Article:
• Apple, Google, Microsoft Condemn UK Proposal To Eavesdrop On Encrypted Messages
    The Government Communications Headquarters in the UK wants a way to give law enforcement access to end-to-end encrypted digital information from individuals without compromising privacy, but a group of 47 companies including Apple, Google, Microsoft and WhatsApp have signed a petition to abandon its plans for a so-called “ghost protocol.” In the open letter published on Lawfare, the companies say the plan would undermine security, threaten trust in encrypted messaging services, and compromise citizens’ right to privacy and free expression.
  • Google Shutters Two Bidding Strategies
    Google plans to retire the Target Search Page Location and Target Outranking Share automated bidding strategies in late June, and users are being prompted to use Target Impression Share, which the company introduced in November. Campaigns using Target Search Page Location and Target Outranking Share at the end of the year will automatically be migrated to the Target Impression Share strategy based on previous target locations and historical impression share.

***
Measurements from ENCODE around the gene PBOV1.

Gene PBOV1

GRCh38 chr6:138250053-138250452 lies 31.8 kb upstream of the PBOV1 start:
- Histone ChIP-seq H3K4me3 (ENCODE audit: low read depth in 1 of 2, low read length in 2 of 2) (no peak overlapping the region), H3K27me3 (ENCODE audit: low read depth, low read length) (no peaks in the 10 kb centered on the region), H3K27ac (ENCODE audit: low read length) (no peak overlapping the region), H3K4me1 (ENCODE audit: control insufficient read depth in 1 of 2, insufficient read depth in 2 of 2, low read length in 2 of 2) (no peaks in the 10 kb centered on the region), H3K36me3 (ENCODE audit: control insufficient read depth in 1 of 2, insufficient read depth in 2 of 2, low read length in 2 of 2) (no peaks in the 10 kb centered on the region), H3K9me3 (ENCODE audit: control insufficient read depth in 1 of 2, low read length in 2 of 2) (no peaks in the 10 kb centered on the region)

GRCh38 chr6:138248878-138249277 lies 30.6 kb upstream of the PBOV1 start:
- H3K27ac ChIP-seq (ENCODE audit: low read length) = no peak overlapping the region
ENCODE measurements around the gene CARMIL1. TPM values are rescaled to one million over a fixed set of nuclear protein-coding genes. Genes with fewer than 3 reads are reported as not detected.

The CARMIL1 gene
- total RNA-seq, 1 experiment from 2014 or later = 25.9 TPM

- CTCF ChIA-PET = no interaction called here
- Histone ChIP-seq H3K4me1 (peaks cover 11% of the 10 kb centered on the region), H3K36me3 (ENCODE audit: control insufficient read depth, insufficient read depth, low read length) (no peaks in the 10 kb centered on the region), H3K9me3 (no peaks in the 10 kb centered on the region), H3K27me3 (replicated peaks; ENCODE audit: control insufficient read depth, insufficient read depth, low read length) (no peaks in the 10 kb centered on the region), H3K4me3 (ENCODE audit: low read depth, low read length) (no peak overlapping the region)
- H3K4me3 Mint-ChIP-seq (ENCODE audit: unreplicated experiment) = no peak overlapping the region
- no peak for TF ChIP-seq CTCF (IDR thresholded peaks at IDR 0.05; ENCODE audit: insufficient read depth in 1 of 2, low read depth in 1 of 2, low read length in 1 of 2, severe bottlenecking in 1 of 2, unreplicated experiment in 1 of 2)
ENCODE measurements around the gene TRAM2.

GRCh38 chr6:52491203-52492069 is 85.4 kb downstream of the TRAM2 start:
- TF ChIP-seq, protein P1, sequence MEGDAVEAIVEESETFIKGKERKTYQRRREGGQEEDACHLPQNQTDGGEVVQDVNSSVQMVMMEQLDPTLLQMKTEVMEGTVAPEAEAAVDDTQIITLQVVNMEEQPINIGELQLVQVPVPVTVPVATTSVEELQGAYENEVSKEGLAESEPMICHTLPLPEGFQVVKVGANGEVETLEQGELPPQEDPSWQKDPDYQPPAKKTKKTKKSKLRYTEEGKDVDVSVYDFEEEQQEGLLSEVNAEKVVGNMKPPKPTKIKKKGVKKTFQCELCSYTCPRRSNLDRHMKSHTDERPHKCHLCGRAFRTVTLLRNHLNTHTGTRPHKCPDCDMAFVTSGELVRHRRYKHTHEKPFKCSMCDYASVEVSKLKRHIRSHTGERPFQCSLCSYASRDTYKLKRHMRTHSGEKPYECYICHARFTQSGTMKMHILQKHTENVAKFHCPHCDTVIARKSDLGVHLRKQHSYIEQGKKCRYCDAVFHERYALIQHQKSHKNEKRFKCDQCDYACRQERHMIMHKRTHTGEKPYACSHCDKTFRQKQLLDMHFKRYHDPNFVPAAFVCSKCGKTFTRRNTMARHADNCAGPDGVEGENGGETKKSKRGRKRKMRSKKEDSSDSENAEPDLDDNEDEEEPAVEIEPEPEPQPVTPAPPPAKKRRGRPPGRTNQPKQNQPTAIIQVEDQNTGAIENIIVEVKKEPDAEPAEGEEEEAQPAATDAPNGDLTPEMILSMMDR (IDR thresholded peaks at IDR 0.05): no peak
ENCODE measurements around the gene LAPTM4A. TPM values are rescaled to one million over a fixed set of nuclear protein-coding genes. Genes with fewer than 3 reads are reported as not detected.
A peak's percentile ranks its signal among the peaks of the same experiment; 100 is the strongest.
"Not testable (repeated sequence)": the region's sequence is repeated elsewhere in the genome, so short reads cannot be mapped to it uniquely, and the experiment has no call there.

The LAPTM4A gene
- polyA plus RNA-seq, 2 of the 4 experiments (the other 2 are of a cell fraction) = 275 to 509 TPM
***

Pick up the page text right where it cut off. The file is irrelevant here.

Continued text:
• Former Google, Amazon Executive Appointed Walmart CTO
    Suresh Kumar, a former Google, Microsoft, and Amazon employee, stepped into the role of chief technology officer at Walmart. At Google, Kumar worked as vice president and general manager of display, video, app ads and analytics. He will oversee technology globally at Walmart, including the retailer’s warehouse club chain Sam’s Club.
  • Google Tests Search Button, Colorful Icon On Desktop
    Google continually tweaks its search results on desktop and on the mobile web. Last week I found topic recommendations based on previous searches just below the search bar on desktop. In the latest test identified by 9to5Google, there has been a minor redesign of the search field found on the main home page and at the top of the result page. The left-hand side of the bar gained a magnifying glass icon in Google’s four colors of red, green, blue, and yellow. Abner Li explains.
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